Well, I wrote up a doc about new information found that sheds light on how the SID performs the ADSR prescaling. This prescaler is the 15 bit counter that divides the clock pulses coming in which then clock the envelope counter up/down.

* * * *

New SID info!

————-

08/02/2008

Kevin Horton

with help from:

Jonathan Gevaryahu AKA Lord Nightmare

New information about the SID ADSR circuit’s prescaler has been found by inspecting the SID’s die shots. Without further ado, here it is.

SID ADSR Prescaler

——————

Upon investigation, the SID uses a 15 bit LFSR for its prescaler, and NOT a counter. Resid and probably all other SID emulators handle this using a regular counter. The die on the SID, however, shows an odd little table for the ADSR prescale values. This table is reproduced below (LordNightmare entered it, thanks)

This is the small table as on the die. The bit polarities are unknown, as are the bit orders. All we know is the left 15 bits are the LFSR compare values, and the right 4 bits are the SID ADSR prescale values. This is the raw table as seen on the die shot:

100011111111010 0001

001101101010111 0000

111111111110001 1001

010110111001000 1000

010101010001100 0101

101110000001000 0100

111111001111101 1101

111111011110001 1100

111100110011111 0011

111000100110010 0010

110000111111111 1011

111011011110011 1010

100111111111111 0111

101110111011111 0110

111111110000000 1111

101101111011011 1110

After finagling around with some QBASIC code, I generated an exact match to this table. Here are the 16 values, in order. (It’s the same table as above, I just rearranged them in the proper order)

0123 are the 4 ADSR bits, and they are backwards and inverted. The 15 LFSR match bits are inverted also.

LSB -> MSB 0123

——————–

111111110000000 1111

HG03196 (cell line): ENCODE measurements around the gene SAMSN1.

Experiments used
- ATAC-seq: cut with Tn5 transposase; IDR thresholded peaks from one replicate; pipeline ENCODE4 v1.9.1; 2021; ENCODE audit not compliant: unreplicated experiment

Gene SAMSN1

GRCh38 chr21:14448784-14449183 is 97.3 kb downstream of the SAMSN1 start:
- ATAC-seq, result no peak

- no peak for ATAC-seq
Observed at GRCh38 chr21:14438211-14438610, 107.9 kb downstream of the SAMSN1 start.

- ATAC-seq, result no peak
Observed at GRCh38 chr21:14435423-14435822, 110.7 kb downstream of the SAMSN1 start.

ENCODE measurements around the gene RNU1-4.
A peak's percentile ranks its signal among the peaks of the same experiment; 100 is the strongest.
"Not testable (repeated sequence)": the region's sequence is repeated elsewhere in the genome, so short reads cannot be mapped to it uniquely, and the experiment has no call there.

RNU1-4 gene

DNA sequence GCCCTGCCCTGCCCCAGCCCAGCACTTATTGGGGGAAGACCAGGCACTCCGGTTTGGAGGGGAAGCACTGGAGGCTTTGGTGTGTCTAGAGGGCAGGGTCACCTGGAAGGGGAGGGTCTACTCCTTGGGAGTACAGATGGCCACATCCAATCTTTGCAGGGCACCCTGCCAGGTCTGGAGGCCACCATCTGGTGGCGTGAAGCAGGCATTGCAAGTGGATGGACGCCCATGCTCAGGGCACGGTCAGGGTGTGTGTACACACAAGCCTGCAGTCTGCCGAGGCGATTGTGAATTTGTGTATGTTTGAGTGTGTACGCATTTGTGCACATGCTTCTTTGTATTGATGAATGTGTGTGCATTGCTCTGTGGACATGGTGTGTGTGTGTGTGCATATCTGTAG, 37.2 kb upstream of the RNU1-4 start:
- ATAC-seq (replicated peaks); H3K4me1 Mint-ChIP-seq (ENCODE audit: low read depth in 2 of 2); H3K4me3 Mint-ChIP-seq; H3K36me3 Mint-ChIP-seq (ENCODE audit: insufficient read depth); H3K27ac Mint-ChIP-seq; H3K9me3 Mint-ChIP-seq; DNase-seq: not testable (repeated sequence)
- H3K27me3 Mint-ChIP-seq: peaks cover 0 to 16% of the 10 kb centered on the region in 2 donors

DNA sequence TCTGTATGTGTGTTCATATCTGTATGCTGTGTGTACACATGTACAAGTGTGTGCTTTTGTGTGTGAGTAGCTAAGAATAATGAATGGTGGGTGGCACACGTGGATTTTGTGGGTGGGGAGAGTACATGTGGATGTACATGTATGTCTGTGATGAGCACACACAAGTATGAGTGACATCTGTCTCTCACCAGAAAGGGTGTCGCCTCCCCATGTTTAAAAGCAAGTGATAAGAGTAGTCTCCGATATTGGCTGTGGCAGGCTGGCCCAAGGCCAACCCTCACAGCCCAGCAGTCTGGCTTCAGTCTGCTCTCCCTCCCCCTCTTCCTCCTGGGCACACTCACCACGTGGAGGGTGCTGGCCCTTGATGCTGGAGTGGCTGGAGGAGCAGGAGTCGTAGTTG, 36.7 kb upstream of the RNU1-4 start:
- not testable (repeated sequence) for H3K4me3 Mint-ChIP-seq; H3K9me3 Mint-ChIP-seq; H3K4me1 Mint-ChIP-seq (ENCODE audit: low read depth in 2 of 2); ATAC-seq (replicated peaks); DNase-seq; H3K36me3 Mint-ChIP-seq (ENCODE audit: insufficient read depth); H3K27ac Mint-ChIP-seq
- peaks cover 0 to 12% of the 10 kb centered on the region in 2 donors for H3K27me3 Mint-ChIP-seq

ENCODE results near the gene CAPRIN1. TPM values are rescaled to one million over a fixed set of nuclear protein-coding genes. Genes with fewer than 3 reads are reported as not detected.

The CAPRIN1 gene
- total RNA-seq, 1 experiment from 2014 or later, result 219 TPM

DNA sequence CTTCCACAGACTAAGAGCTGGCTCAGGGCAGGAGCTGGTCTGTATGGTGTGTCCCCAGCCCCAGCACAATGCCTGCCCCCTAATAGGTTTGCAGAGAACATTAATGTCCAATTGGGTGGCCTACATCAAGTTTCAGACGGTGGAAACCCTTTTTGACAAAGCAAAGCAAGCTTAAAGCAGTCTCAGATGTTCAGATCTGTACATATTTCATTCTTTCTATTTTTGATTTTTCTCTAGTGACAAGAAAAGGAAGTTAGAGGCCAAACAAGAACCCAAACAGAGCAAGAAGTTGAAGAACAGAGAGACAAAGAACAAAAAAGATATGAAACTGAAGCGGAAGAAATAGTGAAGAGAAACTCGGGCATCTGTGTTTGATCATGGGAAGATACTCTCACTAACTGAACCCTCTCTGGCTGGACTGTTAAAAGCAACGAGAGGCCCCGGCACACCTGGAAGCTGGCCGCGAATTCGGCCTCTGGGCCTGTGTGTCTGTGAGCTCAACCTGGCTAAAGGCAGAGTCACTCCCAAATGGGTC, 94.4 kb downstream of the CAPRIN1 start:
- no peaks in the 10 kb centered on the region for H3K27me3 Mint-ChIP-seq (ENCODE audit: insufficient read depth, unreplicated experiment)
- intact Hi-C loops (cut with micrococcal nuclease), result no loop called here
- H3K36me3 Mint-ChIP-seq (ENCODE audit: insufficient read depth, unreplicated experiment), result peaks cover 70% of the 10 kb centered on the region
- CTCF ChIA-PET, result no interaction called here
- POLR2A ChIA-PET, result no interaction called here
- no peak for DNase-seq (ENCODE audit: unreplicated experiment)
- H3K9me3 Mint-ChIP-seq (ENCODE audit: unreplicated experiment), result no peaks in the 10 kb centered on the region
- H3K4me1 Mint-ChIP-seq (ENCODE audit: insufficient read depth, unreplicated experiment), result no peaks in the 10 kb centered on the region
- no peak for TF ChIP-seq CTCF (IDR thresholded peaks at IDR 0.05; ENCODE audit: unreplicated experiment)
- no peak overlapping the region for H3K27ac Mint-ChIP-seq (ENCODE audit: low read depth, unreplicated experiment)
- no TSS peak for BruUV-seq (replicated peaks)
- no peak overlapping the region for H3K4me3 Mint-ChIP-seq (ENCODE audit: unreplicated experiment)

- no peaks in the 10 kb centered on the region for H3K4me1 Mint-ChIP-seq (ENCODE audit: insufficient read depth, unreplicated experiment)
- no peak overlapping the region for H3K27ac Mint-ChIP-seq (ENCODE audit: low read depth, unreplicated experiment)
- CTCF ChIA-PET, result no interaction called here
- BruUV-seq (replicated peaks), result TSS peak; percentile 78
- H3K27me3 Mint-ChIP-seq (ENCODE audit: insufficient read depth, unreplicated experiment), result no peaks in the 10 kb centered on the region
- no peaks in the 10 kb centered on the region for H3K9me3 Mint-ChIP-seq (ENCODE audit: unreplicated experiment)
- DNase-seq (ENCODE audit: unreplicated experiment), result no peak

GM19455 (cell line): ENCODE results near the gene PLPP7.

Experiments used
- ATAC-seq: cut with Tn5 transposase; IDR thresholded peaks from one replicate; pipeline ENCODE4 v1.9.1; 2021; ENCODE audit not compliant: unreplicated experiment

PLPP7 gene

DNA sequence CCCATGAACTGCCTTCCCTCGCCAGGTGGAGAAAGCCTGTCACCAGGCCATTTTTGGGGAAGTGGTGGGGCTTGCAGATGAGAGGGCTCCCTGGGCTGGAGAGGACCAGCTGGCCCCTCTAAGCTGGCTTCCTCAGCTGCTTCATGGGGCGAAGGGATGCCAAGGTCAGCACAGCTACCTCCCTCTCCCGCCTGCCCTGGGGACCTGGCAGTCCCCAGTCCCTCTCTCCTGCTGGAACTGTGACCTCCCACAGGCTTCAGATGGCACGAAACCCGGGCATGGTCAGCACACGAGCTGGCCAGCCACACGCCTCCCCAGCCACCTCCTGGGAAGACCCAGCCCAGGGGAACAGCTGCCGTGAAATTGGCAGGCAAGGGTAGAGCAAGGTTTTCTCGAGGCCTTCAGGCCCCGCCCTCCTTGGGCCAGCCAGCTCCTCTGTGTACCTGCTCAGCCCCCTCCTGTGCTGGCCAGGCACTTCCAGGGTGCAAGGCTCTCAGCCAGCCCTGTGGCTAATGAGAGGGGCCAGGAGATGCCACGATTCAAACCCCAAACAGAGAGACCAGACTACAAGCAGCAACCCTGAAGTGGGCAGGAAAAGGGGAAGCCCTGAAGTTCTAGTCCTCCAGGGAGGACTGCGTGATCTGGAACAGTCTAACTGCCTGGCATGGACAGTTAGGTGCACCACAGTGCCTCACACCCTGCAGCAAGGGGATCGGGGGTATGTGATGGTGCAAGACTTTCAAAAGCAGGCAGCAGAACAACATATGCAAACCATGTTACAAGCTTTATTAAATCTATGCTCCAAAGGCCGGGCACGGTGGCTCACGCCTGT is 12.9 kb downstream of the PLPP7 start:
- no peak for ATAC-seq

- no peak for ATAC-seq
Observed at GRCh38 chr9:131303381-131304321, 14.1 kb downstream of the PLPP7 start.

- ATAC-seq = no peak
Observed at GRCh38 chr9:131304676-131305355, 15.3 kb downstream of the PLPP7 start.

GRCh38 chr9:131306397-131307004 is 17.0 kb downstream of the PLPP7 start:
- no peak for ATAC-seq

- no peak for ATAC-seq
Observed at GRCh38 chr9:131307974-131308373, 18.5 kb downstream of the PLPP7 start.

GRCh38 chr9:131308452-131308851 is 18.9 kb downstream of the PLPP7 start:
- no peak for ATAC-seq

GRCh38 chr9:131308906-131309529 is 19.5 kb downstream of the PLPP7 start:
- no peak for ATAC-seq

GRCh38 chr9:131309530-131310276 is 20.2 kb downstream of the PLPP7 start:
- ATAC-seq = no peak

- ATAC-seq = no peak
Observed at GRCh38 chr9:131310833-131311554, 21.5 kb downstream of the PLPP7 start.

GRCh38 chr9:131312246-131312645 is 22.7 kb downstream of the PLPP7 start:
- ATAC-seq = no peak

100111111111111 0111

110000111111111 1011

111100110011111 0011

111111001111101 1101

010101010001100 0101

111111111110001 1001

100011111111010 0001

101101111011011 1110

101110111011111 0110

111011011110011 1010

111000100110010 0010

111111011110001 1100

101110000001000 0100

010110111001000 1000

001101101010111 0000

Aaand, here is my table, fixed up and in order. All the values turned out to be N-1, where N is the number of cycles it takes. i.e. for entry 0 which takes 9 cycles, the counter will expire after 8, but then it takes 1 cycle to reload it, which equals 9 total. The code example below implements this properly.

# comp value (hex, binary)

————————

0: 7F00 111111100000000

1: 0006 000000000000110

2: 003C 000000000111100

3: 0330 000001100110000

4: 20C0 010000011000000

5: 6755 110011101010101

6: 3800 011100000000000

7: 500E 101000000001110

8: 1212 001001000010010

9: 0222 000001000100010

A: 1848 001100001001000

B: 59B8 101100110111000

C: 3840 011100001000000

D: 77E2 111011111100010

E: 7625 111011000100101

F: 0A93 000101010010011

This pseudocode will implement the SID counter exactly as it works on the real chip.

adsrtable = [

0x7F00,

0x0006,

0x003C,

0x0330,

0x20C0,

0x6755,

0x3800,

0x500E,

0x1212,

0x0222,

0x1848,

0x59B8,

0x3840,

0x77E2,

0x7625,

0x0A93

];

feedback = (LFSR >> 14) ^ (LFSR >> 13); // perform XOR on last 2 bits

if (LFSR == adsrtable[rate]) // check to see if LFSR matches table value

{

LFSR = 0x7fff; // reset LFSR

// perform your envelope functions here

}

else

{

LFSR = (LFSR << 1) | feedback; // it wasn't a match, clock the LFSR once

}